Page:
Only sci-fi lets shipwrights escape such choices. A Death Star of the sea would sport irresistible weaponry, impenetrable armor, and engines able to drive the vessel at breakneck speed. But again, you can't have everything in the real world. Weight is a huge challenge. A battleship loaded down with the biggest guns and thickest armor would waddle from place to place. It would make itself an easy target for nimbler opponents or let them run away. On the other hand, assigning guns and speed top priority works against rugged sides. A ship that's fleet of foot but lightly armored exposes its innards and crew to enemy gunfire. And so forth. Different navies have different philosophies about tradeoffs. Hence the mismatches between Yamato and Iowa along certain parameters. Thus has it always been when fighting ships square off.

Top Ten Asia-Pacific Sports Events of 2013

From Tendulkar to Tanaka, The Diplomat looks back at the year’s defining sports moments.
By Samuel Chi
December 26, 2013

This has been quite an eventful year for Asia-Pacific sports. There were groundbreaking activities and controversies as well as an end of an era. We’ve covered a number of these watershed moments at The Diplomat throughout the year, so now, without further ado, here’s our list for the Top 10 Asia-Pacific Sports Events of 2013:

10. Rodman and Kim, BFF – In a bizarre twist, former NBA rebounding champ (and resident weirdo) Dennis Rodman somehow struck up a friendship with North Korea’s new dictator Kim Jong-un. Rodman, who was known for his outrageous wardrobe and behavior during his playing career in the 1980s and 1990s, has just visited Pyongyang for a third time, though he did not meet with Kim on this trip. Presumably, the young despot was a bit tied up after having recently disposed of his uncle.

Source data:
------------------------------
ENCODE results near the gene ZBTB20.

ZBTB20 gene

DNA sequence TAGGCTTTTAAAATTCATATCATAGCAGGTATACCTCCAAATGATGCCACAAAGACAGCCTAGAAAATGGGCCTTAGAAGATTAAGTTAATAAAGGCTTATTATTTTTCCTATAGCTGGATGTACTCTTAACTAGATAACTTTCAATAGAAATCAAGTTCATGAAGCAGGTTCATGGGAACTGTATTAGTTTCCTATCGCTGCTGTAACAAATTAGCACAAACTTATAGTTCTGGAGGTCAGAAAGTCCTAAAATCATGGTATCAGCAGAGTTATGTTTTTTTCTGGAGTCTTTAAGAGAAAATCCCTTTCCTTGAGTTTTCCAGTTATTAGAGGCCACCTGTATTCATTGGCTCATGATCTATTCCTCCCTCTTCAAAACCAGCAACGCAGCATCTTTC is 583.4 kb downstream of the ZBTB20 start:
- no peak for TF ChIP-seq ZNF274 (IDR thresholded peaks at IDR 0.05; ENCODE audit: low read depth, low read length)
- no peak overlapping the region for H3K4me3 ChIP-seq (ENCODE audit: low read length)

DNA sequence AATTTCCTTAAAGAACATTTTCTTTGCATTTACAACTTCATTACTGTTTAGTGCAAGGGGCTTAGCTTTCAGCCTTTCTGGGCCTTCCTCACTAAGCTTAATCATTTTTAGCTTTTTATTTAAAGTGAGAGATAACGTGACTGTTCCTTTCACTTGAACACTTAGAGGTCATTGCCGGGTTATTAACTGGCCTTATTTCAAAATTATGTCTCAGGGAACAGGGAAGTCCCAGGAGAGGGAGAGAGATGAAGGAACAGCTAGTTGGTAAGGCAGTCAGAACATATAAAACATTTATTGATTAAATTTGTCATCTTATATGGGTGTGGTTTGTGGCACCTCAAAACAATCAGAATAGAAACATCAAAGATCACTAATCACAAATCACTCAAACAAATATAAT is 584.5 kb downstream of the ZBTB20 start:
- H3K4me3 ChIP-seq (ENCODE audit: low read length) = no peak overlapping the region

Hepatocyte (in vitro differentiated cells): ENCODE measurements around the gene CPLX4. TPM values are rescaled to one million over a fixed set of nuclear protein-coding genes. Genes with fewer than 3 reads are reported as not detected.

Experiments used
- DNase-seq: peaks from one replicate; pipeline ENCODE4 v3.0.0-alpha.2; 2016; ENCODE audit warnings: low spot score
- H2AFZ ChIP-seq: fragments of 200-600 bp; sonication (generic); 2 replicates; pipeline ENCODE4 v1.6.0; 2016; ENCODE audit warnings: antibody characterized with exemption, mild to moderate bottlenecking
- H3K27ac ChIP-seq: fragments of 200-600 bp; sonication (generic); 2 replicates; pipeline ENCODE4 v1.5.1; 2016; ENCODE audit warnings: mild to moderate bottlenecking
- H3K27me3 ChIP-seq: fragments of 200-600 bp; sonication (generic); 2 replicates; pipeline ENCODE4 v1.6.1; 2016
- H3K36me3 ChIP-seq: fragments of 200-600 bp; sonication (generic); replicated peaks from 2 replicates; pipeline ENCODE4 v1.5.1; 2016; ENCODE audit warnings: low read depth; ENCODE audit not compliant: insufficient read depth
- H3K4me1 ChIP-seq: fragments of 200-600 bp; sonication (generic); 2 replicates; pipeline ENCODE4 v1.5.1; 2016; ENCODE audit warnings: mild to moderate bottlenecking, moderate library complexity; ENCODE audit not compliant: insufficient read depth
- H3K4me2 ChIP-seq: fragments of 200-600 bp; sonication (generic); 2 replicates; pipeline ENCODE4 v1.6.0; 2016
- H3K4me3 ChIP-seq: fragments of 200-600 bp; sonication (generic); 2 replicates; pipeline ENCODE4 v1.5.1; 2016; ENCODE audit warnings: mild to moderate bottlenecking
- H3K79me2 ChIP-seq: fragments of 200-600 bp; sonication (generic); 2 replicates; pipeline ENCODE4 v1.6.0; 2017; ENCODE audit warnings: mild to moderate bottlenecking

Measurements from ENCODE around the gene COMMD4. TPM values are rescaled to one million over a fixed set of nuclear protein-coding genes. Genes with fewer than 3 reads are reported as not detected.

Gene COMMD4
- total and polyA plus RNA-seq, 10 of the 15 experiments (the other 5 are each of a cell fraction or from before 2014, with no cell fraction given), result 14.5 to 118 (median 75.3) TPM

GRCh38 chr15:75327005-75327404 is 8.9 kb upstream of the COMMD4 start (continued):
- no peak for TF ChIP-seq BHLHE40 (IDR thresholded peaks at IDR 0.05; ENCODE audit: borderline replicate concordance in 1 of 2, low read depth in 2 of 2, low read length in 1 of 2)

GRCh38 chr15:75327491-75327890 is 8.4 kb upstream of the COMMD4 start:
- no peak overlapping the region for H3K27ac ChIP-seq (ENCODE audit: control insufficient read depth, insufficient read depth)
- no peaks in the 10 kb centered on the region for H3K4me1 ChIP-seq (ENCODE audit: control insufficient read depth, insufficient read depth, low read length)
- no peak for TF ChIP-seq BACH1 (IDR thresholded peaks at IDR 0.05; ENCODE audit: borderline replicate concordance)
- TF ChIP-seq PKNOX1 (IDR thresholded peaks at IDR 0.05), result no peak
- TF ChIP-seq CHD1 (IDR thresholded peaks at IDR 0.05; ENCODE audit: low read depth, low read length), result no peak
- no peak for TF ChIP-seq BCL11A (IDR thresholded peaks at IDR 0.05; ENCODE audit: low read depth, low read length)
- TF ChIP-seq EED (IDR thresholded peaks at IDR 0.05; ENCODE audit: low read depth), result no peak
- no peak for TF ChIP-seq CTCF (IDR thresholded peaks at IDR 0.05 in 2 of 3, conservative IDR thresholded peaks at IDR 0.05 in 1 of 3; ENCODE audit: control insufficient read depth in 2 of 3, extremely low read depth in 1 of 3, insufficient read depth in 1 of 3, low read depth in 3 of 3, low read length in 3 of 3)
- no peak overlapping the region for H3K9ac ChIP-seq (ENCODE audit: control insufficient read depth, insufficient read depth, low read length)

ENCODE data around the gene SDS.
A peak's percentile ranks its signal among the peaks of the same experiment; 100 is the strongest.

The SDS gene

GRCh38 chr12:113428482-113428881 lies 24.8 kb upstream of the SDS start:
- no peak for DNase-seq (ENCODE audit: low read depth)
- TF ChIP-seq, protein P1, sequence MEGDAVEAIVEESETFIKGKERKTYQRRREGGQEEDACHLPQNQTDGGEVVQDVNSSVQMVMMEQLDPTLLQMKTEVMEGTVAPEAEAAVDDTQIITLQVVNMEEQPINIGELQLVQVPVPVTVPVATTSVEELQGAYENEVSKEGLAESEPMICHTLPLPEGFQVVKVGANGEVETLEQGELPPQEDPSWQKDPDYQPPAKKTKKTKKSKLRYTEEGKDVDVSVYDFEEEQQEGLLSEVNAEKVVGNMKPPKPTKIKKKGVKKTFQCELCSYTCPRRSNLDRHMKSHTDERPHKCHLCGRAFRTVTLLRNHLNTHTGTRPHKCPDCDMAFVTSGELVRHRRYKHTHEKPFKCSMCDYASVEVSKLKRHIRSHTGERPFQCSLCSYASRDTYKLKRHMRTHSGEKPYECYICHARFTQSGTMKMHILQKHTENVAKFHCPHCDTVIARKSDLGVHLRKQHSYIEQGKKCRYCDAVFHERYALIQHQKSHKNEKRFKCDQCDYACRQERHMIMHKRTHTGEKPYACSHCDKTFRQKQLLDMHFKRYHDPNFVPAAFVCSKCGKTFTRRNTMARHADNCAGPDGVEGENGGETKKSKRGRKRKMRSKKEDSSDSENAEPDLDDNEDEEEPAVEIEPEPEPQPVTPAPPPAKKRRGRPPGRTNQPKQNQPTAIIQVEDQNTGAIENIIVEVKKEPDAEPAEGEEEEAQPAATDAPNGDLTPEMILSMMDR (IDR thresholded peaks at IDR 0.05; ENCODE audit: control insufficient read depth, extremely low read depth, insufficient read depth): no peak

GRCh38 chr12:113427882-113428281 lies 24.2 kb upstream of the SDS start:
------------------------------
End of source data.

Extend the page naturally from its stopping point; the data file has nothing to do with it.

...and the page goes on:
9. (Most) Asian teams avoid groups of death – Three of the four Asian representatives drew favorable pairings in the upcoming World Cup in Brazil, with South Korea and Japan having a reasonable chance to advance out of group play. The same cannot be said, however, for Australia, which is slotted with the finalists from the last World Cup (Spain and the Netherlands), as well as rising power Chile.

8. Inbee Park’s near grand slam – South Korea’s 25-year-old superstar dominated women’s golf, winning the year’s first three (of five) majors and finished with six tournament victories as well as the world No. 1 ranking.

7. Sachin Tendulkar hangs it up – The 5-foot-5 Indian cricket god finally called it a career after obliterating many of the sport’s all-time records. Tendulkar, 40, played in his 200th international test match in November, coming just short of recording another century.

6. New Zealand’s historic collapse – Emirates Team New Zealand had the America’s Cup in its grasp, needing just one more victory in the best-of-17 series to reclaim the oldest trophy in sports. Instead, Oracle Team USA completed one of the most remarkable comebacks in the history by winning eight straight races on the San Francisco bay to retain the cup.